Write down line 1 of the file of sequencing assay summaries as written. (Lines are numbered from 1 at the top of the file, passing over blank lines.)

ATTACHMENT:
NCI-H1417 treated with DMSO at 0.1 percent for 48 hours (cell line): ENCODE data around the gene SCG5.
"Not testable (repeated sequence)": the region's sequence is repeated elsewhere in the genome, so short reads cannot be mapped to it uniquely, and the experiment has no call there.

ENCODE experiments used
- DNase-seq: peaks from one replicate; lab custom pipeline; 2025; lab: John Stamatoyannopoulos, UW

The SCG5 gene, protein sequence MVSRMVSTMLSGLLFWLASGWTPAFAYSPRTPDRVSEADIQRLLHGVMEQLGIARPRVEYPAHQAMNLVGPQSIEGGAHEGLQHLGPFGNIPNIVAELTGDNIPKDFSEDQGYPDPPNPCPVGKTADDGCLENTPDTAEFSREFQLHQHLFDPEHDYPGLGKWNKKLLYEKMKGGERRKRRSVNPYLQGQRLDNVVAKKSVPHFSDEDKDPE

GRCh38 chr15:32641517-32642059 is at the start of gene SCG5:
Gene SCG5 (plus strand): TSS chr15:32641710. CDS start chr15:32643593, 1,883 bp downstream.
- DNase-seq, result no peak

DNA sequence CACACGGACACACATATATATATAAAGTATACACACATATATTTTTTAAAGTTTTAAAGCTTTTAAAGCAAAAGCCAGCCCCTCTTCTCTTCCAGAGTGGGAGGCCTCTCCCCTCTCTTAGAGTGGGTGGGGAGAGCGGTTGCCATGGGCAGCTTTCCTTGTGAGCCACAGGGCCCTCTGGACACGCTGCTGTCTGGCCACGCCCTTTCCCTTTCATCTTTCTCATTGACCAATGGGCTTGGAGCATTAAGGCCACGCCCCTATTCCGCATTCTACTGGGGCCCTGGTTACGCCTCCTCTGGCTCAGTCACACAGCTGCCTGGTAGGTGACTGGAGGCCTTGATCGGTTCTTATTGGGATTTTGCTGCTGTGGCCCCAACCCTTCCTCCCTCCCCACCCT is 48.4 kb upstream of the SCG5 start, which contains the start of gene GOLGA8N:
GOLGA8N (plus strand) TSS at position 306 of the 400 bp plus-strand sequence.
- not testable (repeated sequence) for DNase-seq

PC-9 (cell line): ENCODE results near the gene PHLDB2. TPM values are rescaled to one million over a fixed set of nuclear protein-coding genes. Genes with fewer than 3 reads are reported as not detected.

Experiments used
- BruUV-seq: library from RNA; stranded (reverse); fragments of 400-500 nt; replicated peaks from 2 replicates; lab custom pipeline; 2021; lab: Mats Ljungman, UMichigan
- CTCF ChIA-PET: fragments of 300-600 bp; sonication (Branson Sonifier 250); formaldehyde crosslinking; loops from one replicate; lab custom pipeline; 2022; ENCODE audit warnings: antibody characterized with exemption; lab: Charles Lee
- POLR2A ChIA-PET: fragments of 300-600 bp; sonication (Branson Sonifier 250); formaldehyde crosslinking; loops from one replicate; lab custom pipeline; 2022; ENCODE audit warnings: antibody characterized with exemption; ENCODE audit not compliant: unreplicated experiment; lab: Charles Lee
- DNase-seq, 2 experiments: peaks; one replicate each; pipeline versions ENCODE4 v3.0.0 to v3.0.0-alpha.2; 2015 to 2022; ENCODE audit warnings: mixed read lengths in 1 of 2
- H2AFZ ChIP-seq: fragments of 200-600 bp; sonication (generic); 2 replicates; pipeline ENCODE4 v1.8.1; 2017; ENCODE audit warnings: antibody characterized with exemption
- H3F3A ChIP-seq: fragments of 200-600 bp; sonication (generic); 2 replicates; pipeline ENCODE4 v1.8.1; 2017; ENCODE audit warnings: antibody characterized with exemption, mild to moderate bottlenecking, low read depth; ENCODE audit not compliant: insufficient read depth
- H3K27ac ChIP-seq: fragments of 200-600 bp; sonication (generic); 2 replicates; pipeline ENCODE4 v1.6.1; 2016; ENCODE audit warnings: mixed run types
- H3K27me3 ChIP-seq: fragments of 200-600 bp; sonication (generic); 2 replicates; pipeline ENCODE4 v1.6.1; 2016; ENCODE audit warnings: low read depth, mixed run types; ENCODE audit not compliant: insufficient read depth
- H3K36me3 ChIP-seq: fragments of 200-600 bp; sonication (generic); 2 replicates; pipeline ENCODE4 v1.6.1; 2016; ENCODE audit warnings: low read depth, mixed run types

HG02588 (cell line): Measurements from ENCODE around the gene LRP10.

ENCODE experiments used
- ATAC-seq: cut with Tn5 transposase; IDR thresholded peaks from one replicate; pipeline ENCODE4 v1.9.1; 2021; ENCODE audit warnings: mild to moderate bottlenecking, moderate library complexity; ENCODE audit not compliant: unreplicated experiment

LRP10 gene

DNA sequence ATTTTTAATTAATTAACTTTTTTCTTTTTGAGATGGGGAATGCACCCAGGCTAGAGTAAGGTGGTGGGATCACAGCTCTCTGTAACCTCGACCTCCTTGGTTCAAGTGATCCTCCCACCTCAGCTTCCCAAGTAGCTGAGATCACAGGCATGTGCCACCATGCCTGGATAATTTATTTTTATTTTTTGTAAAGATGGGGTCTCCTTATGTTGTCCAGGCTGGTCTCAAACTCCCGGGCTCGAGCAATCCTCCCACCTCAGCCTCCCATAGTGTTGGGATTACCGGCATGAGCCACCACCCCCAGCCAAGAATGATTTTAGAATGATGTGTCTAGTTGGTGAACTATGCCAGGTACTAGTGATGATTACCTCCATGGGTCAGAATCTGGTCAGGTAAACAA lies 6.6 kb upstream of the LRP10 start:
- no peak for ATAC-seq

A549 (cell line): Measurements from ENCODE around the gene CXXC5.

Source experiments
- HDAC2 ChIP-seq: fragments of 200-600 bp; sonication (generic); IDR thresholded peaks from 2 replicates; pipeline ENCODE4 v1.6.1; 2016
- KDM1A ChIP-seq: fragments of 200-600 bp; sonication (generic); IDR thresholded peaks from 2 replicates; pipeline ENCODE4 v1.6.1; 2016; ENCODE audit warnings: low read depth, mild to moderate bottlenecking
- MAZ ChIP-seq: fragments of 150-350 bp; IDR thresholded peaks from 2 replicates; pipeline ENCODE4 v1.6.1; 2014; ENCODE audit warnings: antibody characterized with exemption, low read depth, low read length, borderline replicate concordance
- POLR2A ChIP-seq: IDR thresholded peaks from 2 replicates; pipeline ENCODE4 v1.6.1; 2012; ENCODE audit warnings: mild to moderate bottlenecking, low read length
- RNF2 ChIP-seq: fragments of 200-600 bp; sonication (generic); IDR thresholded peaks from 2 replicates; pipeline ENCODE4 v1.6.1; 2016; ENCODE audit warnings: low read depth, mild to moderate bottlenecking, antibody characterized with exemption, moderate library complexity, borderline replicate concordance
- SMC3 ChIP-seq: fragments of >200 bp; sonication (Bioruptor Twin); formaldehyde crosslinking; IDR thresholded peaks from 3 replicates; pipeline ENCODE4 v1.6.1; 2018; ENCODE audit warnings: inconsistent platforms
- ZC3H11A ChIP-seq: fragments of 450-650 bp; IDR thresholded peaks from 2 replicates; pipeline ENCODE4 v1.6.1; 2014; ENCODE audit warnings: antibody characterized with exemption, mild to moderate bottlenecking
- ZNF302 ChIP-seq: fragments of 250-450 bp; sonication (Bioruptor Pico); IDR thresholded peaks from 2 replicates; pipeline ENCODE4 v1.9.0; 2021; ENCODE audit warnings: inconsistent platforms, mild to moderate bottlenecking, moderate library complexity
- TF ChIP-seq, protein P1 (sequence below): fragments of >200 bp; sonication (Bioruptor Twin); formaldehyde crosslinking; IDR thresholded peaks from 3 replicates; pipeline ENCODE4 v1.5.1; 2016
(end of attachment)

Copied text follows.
NCI-H1417 treated with DMSO at 0.1 percent for 48 hours (cell line): ENCODE data around the gene SCG5.